There's probably enzymes in butternut squash, like there are in mangos, papaya, pineapple etc, which can tenderize meat and break down proteins. It's very common for those enzymes to be added to facials.

            2. h
              Heidi Claire

              Deep orange colored squashes and pumpkin contain many enzymes that react on the skin in much the same manner as a glycolic acid chemical peel. In fact, there are many, many pumpkin facial peels presently on the market. It seems that you may be hyper-sensitive, or even allergic to the concentrated enzymes to realize such a strong contact reaction.

              1. Yeah, the same thing happens to me everytime I work w/ a butternut. The first time I had a mini-freak out b/c my whole hand seemed to stiffen and get numb. Now, I just immediately scrub my hands w/ dishwashing soap and a dobie. It still feels a little strange for about 30 min. to an hour, but then returns to normal. Your reaction of 5 hrs. seems like a long time, so maybe you should consider wearing food gloves when handling it in the future.

                2 Replies
                1. re: Carb Lover

                  Glad it's not just me. I didn't think it could possibly be. And since I don't have any other allergies, I very much doubt it's an allergy. I will definitely use gloves next time I work with a raw butternut squash.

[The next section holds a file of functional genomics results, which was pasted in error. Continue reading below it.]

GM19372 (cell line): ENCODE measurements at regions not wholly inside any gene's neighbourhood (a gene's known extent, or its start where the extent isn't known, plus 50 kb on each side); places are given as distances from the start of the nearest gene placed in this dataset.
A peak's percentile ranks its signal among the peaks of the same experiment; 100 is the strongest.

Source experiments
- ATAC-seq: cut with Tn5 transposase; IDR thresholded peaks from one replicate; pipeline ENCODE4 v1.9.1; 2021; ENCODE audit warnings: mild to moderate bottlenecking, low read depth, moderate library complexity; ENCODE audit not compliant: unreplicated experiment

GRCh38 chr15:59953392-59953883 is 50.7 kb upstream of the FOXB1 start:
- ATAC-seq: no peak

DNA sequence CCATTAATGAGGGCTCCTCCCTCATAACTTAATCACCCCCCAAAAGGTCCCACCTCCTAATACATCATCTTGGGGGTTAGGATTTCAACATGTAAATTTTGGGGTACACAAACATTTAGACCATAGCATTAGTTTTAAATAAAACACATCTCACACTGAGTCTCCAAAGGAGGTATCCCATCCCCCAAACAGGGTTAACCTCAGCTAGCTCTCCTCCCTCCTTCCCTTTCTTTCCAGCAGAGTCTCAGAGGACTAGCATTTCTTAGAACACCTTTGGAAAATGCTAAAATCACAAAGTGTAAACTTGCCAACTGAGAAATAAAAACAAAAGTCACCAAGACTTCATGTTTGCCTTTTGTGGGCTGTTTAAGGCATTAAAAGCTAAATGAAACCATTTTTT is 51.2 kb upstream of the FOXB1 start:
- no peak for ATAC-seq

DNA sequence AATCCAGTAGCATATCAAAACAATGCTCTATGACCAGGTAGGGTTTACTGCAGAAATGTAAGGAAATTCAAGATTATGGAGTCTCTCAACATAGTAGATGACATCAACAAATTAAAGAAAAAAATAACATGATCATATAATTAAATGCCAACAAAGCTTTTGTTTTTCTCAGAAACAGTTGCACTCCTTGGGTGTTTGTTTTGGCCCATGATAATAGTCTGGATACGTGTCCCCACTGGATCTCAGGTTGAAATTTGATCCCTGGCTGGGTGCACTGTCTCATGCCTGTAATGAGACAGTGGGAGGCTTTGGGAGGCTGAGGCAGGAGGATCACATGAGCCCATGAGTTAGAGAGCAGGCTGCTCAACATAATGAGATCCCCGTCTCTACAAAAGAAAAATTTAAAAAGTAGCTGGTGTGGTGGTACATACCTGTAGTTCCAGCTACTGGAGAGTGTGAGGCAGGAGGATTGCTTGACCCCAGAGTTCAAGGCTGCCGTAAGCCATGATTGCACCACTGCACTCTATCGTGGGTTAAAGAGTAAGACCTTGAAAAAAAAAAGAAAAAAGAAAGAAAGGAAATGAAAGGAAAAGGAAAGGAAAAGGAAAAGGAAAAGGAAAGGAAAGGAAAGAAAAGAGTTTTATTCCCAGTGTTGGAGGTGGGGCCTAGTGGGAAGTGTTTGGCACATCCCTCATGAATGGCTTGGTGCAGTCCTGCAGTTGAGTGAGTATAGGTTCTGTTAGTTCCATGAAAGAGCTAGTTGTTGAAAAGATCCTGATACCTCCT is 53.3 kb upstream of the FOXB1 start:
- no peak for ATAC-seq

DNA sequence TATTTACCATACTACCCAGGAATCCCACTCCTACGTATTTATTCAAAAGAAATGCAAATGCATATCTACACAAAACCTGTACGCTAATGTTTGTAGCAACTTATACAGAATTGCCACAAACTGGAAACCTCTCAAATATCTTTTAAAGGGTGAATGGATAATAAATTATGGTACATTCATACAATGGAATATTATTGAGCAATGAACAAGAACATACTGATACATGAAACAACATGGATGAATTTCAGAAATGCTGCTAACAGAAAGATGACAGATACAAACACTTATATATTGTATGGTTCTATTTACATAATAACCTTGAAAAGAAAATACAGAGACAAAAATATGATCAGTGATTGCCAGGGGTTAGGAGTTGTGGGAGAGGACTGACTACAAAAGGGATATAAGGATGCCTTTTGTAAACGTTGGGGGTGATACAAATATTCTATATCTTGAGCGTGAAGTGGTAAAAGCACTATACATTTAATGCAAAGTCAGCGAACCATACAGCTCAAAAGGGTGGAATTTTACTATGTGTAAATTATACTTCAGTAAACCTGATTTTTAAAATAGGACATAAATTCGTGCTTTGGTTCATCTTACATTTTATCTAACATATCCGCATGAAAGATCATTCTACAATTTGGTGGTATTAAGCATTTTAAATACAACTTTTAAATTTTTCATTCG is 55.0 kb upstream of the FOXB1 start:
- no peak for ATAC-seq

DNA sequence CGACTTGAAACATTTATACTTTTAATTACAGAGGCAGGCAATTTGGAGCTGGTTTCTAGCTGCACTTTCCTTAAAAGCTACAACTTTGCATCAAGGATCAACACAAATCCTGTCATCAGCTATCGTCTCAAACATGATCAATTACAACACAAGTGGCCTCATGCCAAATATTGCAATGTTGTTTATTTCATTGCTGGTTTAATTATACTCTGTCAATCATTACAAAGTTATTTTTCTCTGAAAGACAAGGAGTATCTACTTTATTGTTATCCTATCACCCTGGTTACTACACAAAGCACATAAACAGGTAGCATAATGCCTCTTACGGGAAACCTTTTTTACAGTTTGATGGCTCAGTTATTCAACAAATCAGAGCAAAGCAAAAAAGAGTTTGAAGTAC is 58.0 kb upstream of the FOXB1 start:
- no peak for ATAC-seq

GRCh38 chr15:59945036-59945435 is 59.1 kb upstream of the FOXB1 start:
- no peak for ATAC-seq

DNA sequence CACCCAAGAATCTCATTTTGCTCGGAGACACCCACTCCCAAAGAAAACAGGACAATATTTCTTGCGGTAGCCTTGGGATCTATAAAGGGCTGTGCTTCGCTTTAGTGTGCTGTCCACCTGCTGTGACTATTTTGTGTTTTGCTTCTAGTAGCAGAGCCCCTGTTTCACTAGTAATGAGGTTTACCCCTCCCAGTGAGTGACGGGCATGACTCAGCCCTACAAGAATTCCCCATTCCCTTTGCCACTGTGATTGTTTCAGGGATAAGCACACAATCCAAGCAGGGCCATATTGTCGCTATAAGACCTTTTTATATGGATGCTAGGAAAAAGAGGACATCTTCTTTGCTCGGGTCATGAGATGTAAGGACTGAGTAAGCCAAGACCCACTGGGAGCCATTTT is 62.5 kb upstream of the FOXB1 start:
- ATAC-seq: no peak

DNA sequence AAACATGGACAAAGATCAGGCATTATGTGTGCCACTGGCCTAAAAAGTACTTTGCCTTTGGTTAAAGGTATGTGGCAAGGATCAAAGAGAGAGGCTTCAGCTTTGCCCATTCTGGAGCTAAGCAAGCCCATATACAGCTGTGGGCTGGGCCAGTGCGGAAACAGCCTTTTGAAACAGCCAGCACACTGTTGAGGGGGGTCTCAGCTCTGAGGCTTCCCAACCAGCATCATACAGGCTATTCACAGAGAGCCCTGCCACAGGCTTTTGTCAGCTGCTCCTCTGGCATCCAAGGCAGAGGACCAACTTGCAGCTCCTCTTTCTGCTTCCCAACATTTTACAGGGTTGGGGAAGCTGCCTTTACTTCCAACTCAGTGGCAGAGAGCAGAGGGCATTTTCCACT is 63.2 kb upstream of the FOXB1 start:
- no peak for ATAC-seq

However, I am thinking of marketing it as a natural facial peel....

                  Oh just kidding. However....

                  1. re: Nyleve

                    Me too! Me too! Is it okay to eat the squash afterward? Oh dear, this is weird. Is it some kind of toxin? Or am I being paranoid?

                2. I too just had this exact same react to peeling butternut although I have had comtact with this type of sqash before with no reaction.
                  Do you think if you wash your hands immediately it can lessen the reaction?
                  Thanks to everyone for writing in - you saved me from freaking out about my blistery peeling hand!

                  1 Reply